Carriage of Goods by Road
Compared with other modes of transport, carriage by road is the most important in freight transport. After Daimler built its first lorry in 1896, these vehicles soon assumed the leading role in the overland transport of goods, previously the domain of railways in the 19th century. In today’s world, with its continually increasing demand for goods as well as the requirements of speed, flexibility and reliability, the lorry is still thriving because other means of transport cannot meet these requirements in just in time processes. However, concerns about growing environmental pollution and the capacity limits of the European road system have triggered various efforts to make other, environmentally sounder modes of transport more attractive, such as railways or inland waterways. This new focus will probably slow the growth of road freight. Nonetheless, for short distances and for the feeder and distribution routes in the vicinity of train stations and inland ports, as well as in multimodal transport chains, there is no alternative available, at least in the near future. In intra-European goods exchange, carriage of goods by road will not lose its dominant position, even if less polluting alternatives are promoted and some goods can be shifted to other modes of transport.
2. Tendencies in the development of private law
A variety of concepts of market organization and their evolution over time have had a decisive influence on private law rules for road transport. In the previous century, the notion of a regulated market was the dominant idea reflected in the provisions for freight traffic. Many European countries limited competition by restricting market access or prescribing prices. The main purpose of these measures was either to shield rail freight from competition or to prevent ruinous competition amongst road carriers. In principle, domestic freight business was reserved for inland companies; foreign competitors were only admitted on a condition of reciprocity, thus requiring that the carriers of the host state be allowed to provide transport services in the other country. Objective restrictions to market access receded only slowly, eventually yielding to today’s multilateral and liberal market regulations for cross-border traffic under which market access is determined according to subjective and qualitative criteria, and prices are dictated solely by supply and demand.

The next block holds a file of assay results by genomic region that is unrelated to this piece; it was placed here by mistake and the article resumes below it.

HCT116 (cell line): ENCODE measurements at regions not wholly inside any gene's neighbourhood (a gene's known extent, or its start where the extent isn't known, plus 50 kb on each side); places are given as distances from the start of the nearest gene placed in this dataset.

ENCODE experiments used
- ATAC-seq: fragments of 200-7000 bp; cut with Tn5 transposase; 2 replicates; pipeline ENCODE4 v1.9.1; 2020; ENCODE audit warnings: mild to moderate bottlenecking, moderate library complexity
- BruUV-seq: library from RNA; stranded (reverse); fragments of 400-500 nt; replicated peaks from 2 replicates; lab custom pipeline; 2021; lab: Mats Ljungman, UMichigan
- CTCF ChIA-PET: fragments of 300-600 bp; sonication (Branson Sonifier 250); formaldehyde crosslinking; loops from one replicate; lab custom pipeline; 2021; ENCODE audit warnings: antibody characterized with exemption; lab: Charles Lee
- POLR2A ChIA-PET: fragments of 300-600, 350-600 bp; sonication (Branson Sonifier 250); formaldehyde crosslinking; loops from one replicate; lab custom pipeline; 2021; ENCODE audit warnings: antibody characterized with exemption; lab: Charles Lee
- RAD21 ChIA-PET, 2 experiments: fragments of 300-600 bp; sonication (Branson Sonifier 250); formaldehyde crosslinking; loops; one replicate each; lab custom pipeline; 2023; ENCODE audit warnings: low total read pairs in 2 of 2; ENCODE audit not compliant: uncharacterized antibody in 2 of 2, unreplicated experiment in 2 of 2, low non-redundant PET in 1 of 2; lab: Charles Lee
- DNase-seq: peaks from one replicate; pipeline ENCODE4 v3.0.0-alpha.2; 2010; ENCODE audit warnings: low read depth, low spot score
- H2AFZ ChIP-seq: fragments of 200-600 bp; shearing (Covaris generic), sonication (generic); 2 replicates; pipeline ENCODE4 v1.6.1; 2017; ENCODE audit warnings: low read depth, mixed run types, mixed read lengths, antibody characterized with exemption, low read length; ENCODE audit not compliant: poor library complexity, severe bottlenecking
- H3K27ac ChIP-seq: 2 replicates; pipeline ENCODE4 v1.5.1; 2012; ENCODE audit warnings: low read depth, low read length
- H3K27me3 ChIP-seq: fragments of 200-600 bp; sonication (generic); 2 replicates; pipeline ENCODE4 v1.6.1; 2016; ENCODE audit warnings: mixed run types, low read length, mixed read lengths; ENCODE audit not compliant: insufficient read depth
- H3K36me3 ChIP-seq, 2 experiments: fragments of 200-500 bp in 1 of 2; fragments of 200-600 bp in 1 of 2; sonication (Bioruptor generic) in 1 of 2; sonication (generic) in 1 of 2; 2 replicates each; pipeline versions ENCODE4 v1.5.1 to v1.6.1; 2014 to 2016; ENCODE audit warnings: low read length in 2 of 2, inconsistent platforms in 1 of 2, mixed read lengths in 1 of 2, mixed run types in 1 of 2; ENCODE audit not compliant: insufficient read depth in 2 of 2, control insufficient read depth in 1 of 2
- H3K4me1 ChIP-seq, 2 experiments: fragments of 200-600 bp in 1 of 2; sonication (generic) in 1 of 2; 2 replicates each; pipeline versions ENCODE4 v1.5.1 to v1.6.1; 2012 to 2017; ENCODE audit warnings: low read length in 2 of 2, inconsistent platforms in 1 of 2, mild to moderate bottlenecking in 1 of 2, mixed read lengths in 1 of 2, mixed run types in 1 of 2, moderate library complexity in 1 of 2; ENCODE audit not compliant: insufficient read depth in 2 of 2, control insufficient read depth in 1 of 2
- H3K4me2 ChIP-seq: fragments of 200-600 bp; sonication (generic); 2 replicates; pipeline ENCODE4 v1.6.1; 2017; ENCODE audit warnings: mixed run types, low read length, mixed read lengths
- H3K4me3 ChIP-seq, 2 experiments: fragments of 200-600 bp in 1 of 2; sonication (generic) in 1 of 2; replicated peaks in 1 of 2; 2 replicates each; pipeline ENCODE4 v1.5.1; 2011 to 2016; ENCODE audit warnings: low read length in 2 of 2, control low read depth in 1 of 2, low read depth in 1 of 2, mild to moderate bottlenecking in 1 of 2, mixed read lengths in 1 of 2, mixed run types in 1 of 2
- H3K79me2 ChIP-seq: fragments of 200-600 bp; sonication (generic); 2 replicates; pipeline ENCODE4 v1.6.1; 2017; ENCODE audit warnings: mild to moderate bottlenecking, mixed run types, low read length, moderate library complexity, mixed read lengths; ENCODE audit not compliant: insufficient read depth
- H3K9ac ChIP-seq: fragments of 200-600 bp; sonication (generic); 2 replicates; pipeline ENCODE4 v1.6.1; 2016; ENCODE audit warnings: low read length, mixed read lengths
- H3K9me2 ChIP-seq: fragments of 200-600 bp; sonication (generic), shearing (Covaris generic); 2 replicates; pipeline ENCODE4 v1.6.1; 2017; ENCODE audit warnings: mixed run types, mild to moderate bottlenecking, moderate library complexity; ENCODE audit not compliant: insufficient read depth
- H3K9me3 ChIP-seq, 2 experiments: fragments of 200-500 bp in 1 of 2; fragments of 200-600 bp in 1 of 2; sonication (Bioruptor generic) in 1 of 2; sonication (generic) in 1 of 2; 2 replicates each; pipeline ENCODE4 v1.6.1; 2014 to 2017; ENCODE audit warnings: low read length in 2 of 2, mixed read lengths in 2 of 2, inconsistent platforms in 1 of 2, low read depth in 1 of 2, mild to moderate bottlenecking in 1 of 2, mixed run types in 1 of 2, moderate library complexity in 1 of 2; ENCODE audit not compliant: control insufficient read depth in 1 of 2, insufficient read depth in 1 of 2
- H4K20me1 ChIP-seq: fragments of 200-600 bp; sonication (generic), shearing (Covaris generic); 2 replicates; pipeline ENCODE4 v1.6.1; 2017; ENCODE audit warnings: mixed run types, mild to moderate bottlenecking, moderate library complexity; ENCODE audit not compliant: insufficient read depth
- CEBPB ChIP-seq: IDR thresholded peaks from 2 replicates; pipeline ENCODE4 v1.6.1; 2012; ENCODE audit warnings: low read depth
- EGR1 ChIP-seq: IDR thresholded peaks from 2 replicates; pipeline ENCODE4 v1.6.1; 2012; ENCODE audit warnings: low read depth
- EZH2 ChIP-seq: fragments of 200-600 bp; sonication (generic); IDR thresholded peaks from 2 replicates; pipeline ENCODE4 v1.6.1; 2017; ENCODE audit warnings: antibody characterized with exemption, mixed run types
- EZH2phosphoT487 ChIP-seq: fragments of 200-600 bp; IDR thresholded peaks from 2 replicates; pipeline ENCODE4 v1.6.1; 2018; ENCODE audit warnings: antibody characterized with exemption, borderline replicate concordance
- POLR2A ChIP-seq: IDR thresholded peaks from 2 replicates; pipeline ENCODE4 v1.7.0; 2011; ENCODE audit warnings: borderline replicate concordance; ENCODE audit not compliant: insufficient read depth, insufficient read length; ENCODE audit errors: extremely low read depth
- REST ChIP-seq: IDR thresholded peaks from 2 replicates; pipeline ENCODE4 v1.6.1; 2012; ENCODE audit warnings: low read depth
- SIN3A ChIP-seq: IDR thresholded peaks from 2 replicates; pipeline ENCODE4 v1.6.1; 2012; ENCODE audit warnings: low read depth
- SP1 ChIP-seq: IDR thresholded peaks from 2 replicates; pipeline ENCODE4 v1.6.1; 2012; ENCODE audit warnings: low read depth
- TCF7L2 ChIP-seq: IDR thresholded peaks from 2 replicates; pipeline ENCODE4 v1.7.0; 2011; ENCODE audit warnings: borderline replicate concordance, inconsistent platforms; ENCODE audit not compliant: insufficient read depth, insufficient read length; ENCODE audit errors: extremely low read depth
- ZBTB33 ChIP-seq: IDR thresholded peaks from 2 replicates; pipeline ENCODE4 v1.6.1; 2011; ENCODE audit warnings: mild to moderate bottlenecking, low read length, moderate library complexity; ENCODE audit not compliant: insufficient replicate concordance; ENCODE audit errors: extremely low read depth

As noted, foreign carriers were normally barred from purely domestic business. In the European Union, cabotage, ie transport services within a Member State by non-resident carriers, was gradually introduced and only fully permitted after 1 July 1998 according to Reg 3118/93. While cabotage transport contracts do include an international dimension, they do not involve cross-border transport—the condition for application of the CMR Convention—and so the rules of autonomous national law would normally be applicable according to the principles of private international law. However, Art 9(1)(a) Reg 1072/2009 has priority and mandates the application of the host Member State’s binding provisions of private transport law to the specific contract of carriage, thereby overruling the general principles of private international law.
National carriage law is often characterized by a segmentation into special provisions for each mode of transport. But there are tendencies, to a varying degree, to adapt the national rules for carriage of goods by road to the CMR. This development received a new impetus with the allowance of cabotage. The underlying rationale was the general lack of justification for differing freight transport rules within the internal market concerning purely domestic transport services, on one hand, and cross-border freight services on the other. This rationale is also evidenced by the fact that the EU broadened the application of international treaties regarding cross-border transport of persons by rail and air to transport services within a Member State by Reg 889/2002 and Reg 1371/2007. With the introduction of mandatory rules for road haulage, national legislatures have achieved the application of those rules to all contracts concerning domestic transports, even those concluded and performed by non-resident carriers in the respective Member State according to Art 9(1)(a) Reg 1072/2009.
3. International Conventions
In 1956, efforts to achieve uniform rules for cross-border road transport had an early success, namely the adoption of the CMR. It was accomplished by UNECE, which incorporated earlier work by other organizations such as IRU, the International Chamber of Commerce (ICC) and UNIDROIT. A later Protocol to the Convention was issued in 1978 which changed from the gold standard to the Special Drawing Right as defined by the International Monetary Fund.
The CMR is an extremely successful agreement as 55 nations are member states and 41 of them have ratified the Protocol. Members include not only all EU countries but also the successor nations of the former Soviet Union, Morocco and Tunisia in northern Africa and even Iran, Jordan and Lebanon in the Middle East. More recently, Mongolia in East Asia also joined. According to Art 1(1), the rules apply to all road freight whose source and destination are in different countries as long as at least one of them is a contracting party to the Convention. Due to its far-reaching scope of application, the entirety of in- and outgoing road freight traffic of a member state is covered by these rules, provided that the carriage is regulated by contractual agreements. Geographically, its range extends far beyond the European region as the CMR is, for example, also applicable to road freight between Mongolia and China. In any event, all European cross-border carriage of goods by road is governed by this Convention, ensuring at least a basic legal framework of uniform rules, particularly with respect to liability in cases of damage to goods or delays.